Published: Nov. 6, 2003
Updated: Apr. 13, 2010
Our senses are so much a part of our lives that they're woven into our everyday speech. We "see" someone's point, we stay "in touch" with friends, we "come to our senses" after periods of confusion. Our ability to interpret and react to the information provided by our senses begins in infancy, then develops throughout childhood. Known as sensory integration, it's a natural process -- but, in some children, not a smooth one.
Who are the children with sensory integration problems? They're kids like 21-month-old Jake, who is in constant motion and hates being bathed. Five-year-old Angie, who is so unaware of her body that she can't sit squarely in her kindergarten chair, sometimes falling right out of it. Eight-year-old Jennifer, who gets nauseated on playground equipment. Or six-year-old David, who can't bear to touch messy media such as clay, sand, glue, or paint.
If you suspect your child might have a sensory integration problem, a pediatric occupational therapist can help. Questionnaires, close observation, and other assessment tools are used to pinpoint a child's unique pattern of sensory difficulties.
Turning a child loose in a diagnostic "playground" of ramps, swings, and tunnels can help assess gross motor control. (Youngsters like Michael, who experience delays in processing information about their bodies’ position and weight, may spend more than half an hour in the playground before they become fully aware of their own movements.) There are also tests for fine motor control and skills like "muscle memory" -- the ability to duplicate a motion, essential in activities as different as writing and climbing steps.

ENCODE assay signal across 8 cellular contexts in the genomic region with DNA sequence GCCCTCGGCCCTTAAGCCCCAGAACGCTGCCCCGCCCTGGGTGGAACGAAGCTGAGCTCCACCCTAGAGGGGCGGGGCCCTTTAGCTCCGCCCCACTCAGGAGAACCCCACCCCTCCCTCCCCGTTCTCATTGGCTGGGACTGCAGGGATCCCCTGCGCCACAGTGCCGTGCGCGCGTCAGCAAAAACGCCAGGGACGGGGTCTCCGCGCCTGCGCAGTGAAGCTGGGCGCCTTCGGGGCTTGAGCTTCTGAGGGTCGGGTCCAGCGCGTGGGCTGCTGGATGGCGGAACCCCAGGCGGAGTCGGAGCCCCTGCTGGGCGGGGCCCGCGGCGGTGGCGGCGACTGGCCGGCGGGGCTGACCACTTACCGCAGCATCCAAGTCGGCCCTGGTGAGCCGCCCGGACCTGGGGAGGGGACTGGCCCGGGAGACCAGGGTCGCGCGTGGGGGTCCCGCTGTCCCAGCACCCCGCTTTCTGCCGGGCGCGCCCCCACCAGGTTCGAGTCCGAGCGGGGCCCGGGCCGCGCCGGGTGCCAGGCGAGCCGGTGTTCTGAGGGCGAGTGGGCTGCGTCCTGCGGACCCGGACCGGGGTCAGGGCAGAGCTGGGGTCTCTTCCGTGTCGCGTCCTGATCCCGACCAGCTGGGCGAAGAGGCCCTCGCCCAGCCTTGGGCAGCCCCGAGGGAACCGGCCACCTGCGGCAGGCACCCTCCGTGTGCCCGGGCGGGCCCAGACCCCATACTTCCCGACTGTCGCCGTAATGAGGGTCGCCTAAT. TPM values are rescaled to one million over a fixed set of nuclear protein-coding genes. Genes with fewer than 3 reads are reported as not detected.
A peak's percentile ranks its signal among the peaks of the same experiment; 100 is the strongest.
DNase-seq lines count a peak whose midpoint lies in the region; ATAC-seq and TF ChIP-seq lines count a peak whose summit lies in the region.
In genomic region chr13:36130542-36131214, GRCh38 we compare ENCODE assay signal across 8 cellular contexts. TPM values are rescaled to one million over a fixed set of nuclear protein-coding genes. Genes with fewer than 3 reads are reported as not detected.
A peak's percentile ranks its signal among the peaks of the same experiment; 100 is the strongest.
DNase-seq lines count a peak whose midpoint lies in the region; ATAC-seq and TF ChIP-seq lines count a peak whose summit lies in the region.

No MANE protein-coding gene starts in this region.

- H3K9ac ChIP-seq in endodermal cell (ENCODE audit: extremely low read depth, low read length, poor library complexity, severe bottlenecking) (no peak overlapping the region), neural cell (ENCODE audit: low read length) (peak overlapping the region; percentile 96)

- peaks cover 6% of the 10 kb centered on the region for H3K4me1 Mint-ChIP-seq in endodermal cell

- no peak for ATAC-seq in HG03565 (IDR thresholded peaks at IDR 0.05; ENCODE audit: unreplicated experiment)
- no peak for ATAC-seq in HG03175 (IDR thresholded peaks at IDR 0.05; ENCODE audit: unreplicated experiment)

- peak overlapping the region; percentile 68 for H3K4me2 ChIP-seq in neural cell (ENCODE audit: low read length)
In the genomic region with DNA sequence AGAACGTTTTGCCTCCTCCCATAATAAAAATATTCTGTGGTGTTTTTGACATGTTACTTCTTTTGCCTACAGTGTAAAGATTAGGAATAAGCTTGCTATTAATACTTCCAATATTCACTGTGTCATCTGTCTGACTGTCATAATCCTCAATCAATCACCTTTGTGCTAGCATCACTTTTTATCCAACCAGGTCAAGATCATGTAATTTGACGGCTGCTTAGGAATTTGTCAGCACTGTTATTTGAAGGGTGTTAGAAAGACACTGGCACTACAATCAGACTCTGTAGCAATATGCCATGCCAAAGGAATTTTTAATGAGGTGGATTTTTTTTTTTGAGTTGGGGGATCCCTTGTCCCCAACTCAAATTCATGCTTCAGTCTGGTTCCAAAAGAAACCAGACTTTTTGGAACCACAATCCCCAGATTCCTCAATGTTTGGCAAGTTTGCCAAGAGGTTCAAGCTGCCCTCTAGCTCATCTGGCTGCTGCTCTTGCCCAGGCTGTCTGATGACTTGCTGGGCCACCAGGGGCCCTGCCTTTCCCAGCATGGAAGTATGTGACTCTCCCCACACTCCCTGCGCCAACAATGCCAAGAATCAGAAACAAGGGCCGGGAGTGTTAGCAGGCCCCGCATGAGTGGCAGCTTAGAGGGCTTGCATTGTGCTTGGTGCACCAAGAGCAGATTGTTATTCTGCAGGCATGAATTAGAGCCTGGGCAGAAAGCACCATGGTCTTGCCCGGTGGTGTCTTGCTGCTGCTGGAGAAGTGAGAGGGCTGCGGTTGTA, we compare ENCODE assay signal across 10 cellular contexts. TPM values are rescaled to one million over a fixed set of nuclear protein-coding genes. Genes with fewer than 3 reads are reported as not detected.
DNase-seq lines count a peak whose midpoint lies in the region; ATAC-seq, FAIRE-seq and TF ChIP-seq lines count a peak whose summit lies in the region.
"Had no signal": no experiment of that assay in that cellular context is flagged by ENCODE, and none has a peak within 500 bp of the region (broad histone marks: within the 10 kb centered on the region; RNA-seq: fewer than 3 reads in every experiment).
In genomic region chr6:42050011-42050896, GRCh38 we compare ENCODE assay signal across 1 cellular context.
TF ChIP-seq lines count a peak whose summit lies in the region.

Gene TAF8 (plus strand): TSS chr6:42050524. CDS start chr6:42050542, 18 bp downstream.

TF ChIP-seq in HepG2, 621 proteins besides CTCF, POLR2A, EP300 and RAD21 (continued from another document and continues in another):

Once a youngster's problems have been identified, says Duke pediatric occupational therapist Jodi Petry, "We design a sensory 'buffet' that includes the right type and amount of stimulation to help the child function optimally." This might include gently rubbing a child's arm with a soft brush to increase his or her comfort with touch, or minimizing wall décor for children who are visually hypersensitive.
Such simple-seeming interventions can go a long way to restoring tranquility to a household and helping an affected child develop more normally -- and happily.
"We've had so many parents say, 'You know my child!' when we start asking diagnostic questions," Petry says. "There's this flood of relief that they've finally found someone who can help identify and address their child's problems."